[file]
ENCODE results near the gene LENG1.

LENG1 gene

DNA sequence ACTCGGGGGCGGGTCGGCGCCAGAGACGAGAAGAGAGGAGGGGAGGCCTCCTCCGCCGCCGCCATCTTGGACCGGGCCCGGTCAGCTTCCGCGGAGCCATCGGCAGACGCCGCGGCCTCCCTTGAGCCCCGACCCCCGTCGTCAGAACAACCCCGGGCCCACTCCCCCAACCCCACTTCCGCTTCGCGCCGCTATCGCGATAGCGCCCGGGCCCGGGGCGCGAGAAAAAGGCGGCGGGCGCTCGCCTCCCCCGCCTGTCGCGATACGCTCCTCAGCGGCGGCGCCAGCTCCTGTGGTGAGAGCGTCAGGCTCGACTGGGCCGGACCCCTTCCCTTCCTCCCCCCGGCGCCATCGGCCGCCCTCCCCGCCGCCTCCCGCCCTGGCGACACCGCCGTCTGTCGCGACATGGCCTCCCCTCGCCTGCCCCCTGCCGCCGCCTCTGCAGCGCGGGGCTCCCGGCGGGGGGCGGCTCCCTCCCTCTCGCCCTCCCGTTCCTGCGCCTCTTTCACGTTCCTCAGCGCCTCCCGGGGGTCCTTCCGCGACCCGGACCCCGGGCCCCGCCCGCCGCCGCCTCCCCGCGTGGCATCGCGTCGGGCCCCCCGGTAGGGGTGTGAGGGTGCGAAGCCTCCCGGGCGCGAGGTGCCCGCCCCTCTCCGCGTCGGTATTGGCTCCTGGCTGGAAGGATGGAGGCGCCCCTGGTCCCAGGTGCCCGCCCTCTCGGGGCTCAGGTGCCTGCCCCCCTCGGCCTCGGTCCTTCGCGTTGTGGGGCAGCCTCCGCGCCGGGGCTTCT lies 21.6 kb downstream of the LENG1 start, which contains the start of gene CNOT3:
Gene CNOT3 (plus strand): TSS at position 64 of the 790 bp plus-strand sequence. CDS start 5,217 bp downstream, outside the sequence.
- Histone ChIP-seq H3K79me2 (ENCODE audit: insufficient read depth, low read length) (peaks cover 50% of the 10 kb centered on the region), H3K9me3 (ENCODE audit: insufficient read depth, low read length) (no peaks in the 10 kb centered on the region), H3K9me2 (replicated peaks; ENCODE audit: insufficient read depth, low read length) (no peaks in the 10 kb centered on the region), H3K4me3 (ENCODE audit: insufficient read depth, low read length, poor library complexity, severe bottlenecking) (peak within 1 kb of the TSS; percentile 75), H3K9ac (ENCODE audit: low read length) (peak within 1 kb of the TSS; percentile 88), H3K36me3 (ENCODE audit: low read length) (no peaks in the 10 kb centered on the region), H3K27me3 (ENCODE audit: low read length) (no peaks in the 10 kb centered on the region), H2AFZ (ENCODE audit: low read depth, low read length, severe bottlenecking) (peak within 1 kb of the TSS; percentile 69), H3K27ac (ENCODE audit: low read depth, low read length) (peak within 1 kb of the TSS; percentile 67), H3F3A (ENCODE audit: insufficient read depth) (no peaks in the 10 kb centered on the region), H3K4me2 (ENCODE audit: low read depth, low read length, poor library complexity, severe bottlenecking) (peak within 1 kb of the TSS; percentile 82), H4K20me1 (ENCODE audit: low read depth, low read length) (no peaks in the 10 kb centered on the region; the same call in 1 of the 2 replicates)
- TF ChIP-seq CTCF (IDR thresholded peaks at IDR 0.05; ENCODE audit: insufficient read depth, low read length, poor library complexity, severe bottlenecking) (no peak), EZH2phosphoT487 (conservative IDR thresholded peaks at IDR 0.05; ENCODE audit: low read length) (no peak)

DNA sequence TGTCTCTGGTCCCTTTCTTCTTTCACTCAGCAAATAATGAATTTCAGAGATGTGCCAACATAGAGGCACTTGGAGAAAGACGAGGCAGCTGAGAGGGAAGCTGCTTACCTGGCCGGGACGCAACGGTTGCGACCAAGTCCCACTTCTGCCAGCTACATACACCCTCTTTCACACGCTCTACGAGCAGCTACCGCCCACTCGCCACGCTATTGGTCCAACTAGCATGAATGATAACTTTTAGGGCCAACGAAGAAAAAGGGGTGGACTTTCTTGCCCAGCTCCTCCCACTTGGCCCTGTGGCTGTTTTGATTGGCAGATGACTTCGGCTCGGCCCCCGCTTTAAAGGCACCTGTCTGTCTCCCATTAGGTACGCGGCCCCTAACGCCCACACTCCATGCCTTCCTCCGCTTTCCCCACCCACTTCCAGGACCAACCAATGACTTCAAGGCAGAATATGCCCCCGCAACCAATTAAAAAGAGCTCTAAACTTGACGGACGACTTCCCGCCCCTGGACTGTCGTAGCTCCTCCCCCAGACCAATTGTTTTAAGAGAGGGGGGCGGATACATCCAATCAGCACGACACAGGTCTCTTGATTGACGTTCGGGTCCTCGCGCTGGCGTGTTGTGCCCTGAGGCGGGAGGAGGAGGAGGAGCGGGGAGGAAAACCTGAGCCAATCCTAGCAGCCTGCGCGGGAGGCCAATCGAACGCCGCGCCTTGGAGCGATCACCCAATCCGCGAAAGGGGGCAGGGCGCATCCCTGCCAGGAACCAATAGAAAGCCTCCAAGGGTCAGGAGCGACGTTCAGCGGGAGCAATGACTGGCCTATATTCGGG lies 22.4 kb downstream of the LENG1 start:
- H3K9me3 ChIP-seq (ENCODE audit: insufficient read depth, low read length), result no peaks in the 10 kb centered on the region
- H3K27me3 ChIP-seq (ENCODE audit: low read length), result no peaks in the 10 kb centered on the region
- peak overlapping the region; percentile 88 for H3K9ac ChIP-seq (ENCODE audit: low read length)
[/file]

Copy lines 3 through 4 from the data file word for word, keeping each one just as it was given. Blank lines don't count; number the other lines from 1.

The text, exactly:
DNA sequence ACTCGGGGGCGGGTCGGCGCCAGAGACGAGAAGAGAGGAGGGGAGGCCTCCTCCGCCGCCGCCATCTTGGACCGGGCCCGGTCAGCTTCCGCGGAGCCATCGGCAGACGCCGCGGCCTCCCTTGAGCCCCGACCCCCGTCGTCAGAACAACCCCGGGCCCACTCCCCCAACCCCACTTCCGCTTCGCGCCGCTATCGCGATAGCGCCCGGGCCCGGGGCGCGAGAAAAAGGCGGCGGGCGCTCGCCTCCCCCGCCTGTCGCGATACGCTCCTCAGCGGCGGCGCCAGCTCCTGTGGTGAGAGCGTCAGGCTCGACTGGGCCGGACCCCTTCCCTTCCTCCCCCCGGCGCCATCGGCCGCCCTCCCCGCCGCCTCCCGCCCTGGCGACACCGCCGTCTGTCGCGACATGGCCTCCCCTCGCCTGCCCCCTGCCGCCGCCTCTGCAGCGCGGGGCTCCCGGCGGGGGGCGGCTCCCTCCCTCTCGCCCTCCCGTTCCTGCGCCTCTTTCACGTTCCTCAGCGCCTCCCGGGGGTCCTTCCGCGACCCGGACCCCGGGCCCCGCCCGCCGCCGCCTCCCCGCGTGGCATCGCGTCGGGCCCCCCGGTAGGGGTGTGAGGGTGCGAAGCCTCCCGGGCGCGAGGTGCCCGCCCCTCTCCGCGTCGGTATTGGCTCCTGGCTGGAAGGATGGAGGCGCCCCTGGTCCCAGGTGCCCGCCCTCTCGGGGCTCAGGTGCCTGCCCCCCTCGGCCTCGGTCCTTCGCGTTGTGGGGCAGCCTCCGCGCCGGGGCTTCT lies 21.6 kb downstream of the LENG1 start, which contains the start of gene CNOT3:
Gene CNOT3 (plus strand): TSS at position 64 of the 790 bp plus-strand sequence. CDS start 5,217 bp downstream, outside the sequence.